Hawthorne articulates the moral of the novel several times in the text. In one colorful iteration from the book’s Preface, Hawthorne writes that he hopes he “might effectually convince mankind (or, indeed, any one man) of the folly of tumbling down an avalanche of ill-gotten gold, or real estate, on the heads of unfortunate posterity, thereby to maim and crush them, until the original mass shall be scattered abroad in its original atoms.”
Hawthorne warns that the avaricious misdeeds of one generation, while resulting in immediate wealth, at the same time violently reverberate and wound the succeeding generations who benefit. For Hawthorne, the fact that he did not himself participate in the Salem Witch Trials did not remove his guilt as a shareholder in the family’s mixed legacy of power and exploitation.
In writing the novel, Hawthorne tried to come to terms with an ancestral crime both personal and national, and prompt his readers – predominantly educated white Americans—to reflect on the crimes of their ancestors. Perhaps, even, to consider reparations to the victims of their crimes.
I hope to accomplish a similar purpose with this blog series. For in many ways, we share in the crimes of Nathaniel Hawthorne, and of his ancestors and contemporaries. Hawthorne’s ancestors committed unjust acts of violence against women. Hawthorne’s contemporaries, our own ancestors, enslaved millions of Africans, committed genocide against hundreds of thousands of Native Americans, killed through unjustifiable warfare tens of thousands of Mexicans, and initiated the still accelerating destruction of the continent in order to conquer the territory that is now the United States. Without these actions, the United States could not enjoy its place of wealth and prominence in the world today.
Just as for Hawthorne, this is our own House of the Seven Gables. This is the House we have built. And as long as race, class, and gender-based injustice continue in the United States, until we have made reparations to those upon whose backs we built this nation, we live in the House of the Seven Gables’ long shadow.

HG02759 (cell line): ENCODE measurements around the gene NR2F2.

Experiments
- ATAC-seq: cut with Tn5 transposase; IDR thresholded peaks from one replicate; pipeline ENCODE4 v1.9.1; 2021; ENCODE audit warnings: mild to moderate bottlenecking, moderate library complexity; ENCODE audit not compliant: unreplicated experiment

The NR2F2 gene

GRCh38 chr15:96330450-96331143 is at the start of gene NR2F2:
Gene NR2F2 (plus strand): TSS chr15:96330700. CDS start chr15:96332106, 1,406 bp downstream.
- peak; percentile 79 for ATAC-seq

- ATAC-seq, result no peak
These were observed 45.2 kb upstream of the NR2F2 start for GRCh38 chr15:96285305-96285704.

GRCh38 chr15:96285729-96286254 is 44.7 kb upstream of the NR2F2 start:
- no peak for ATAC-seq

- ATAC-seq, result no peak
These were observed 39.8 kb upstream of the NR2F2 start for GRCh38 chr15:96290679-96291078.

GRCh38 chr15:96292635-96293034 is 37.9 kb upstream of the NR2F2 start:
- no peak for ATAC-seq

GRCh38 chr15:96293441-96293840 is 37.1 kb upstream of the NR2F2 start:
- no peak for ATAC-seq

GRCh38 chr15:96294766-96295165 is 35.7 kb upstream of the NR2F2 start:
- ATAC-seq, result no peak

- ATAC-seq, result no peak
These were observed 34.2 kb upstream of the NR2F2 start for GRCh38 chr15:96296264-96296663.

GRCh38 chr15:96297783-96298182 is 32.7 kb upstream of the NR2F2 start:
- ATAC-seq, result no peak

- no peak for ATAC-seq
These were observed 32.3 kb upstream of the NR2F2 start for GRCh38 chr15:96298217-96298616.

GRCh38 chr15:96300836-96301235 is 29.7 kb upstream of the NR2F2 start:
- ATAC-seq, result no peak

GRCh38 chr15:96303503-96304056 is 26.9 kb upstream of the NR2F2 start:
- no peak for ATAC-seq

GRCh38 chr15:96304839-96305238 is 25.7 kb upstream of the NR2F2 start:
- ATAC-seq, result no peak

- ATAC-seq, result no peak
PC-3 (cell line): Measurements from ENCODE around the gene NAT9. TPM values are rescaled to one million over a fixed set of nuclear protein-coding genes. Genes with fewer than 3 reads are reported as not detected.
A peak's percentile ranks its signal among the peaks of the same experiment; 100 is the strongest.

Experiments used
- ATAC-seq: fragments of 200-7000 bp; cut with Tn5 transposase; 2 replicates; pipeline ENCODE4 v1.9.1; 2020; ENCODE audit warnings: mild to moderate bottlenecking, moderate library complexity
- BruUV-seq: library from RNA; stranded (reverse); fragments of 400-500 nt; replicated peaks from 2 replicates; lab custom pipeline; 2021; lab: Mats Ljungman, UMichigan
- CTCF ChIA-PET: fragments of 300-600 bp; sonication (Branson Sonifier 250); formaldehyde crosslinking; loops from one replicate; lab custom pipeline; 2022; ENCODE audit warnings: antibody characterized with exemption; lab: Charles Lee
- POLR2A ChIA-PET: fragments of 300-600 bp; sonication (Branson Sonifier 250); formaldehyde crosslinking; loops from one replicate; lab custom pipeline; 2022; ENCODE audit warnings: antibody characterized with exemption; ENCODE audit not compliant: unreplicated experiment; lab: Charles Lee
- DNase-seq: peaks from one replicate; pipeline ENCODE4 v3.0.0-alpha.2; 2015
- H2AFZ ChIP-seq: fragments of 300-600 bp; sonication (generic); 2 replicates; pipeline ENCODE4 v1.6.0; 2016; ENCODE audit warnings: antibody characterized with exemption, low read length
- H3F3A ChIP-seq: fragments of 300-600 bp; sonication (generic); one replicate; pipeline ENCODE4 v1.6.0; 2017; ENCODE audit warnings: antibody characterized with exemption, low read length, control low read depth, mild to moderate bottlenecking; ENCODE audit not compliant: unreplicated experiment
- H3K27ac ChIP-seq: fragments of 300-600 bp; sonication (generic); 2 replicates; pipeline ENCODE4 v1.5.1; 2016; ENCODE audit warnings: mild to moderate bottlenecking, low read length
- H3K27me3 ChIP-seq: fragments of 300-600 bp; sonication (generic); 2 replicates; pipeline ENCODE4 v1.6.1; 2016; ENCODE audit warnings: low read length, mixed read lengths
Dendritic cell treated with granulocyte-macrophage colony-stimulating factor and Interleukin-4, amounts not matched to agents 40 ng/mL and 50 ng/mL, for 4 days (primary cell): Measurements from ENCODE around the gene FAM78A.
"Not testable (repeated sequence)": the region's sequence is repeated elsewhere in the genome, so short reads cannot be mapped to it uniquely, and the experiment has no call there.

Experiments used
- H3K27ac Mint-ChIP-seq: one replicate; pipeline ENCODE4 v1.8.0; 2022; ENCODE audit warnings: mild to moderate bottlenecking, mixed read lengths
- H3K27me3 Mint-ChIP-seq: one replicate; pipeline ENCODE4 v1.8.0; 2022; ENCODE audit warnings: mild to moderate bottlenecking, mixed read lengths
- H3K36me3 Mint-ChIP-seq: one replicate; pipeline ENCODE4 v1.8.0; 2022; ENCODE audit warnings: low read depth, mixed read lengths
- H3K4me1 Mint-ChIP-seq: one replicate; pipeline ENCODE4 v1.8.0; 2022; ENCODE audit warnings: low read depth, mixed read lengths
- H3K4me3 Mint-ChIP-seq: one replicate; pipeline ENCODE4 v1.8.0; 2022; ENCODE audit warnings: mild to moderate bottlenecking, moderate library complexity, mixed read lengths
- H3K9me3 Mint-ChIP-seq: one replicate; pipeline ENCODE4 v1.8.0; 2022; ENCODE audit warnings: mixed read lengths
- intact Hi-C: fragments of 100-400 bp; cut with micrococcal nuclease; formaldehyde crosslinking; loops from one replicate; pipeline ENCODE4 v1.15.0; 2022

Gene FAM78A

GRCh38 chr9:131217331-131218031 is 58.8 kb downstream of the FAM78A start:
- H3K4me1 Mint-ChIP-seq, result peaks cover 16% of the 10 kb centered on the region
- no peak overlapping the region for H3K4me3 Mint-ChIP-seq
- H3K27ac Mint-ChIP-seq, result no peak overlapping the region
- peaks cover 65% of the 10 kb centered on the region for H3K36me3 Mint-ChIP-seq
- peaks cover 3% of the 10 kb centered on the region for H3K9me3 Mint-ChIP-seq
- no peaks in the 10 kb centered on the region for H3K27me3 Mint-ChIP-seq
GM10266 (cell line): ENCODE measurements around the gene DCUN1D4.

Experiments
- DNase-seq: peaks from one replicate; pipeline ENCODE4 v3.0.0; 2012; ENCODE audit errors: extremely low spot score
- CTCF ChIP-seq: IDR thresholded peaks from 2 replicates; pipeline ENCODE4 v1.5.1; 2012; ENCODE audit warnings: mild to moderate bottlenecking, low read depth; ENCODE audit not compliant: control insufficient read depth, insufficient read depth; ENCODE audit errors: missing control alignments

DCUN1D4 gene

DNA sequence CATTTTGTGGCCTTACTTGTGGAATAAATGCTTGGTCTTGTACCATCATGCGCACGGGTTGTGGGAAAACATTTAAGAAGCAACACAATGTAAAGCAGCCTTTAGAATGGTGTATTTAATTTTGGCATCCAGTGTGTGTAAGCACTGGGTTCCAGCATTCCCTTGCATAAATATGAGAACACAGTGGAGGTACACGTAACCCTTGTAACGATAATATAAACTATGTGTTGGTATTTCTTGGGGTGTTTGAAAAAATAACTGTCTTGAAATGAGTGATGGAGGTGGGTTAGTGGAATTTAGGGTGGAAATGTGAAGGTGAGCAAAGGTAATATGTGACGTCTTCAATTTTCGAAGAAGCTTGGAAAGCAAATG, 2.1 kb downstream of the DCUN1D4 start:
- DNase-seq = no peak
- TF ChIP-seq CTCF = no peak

Despite the fact that few of us read and reflect deeply on The House of the Seven Gables, the novel’s problems serve as a foundational structure of the American psyche. The House of the Seven Gables is, with the probable exception of The Scarlet Letter, Hawthorne’s most well-known work. The House was even as popular in Hawthorne’s own time as The Scarlet Letter. But of these two masterworks, The House has over time received less attention in American culture. The House served as a staple of early twentieth century secondary education in the United States, but by the end of the century it was superseded by The Scarlet Letter in the literary canon (while literature in general is becoming a rarity in many secondary school curricula).
One might easily argue, though, that The House is among the works of early American literature to most influence our modern American culture. This is because of the novel’s influence on the genre of “the gothic.” Although we often attribute the development of the gothic to Poe, Hawthorne’s novel is full of sinister mirrors, spooky portraits, and the heavy weight of the dark burgeoning past. During the twentieth century, the novel would become the source of children’s literature, drama, and even a television series. Howard Phillips Lovecraft, himself a pioneer of gothic fiction and in particular the subgenre of “weird” fiction, cited The House as an originary moment in the development of modern dark fiction.
The house that was said to inspire Hawthorne’s novel, the historic Turner-Ingersoll Mansion in Salem Massachusetts, would become the source of legends of ghosts and witchcraft.Forever associated with Hawthorne’s novel, the Turner-Ingersoll mansion became synonymous for many Americans with the persistent and overshadowing presence of our past crimes, darkness, guilt, and literary genius.
But we might not think about The House of the Seven Gables as often in the twenty-first century, even as the gothic pervades more and more our television, film, and literature. Americans may not fully appreciate the novel’s influence on the present-day fabric of American culture. I’ve begun this blog to help, in some small part, to bring The House of the Seven Gables back into the American consciousness.
Because the novel’s themes and problems and questions are as important (perhaps even more so) as they used to be. Because whether we recognize it or not, We Live in the Shadow of the House of the Seven Gables.
Will anyone ever read The House of the Seven Gables again? Can Americans in the age of social media and HGTV still relate to a woman named Hepzibah, and a manor built in 1688? What is the House of the Seven Gables, as a historical object and an object of American memory and imagination? Why do The House, the original house that inspired Hawthorne's novel of the same name, and Hawthorne in general, still matter? As this blog unfolds, we will answer these questions, and many more, by examining the entangled histories of Hawthorne and The House of the Seven Gables, their legacies in the American imagination, and their relevance to our own worlds.
I’ll begin with a series of posts that explore Hawthorne and the House of Seven Gables in our present context, then circle back with a series of more historical posts. Check back each week! Become a subscriber!
And if you develop pressing questions on any of these urgent topics, leave me a question below! Although I derive great amusement from this blog, I’m ultimately here for you, dear reader.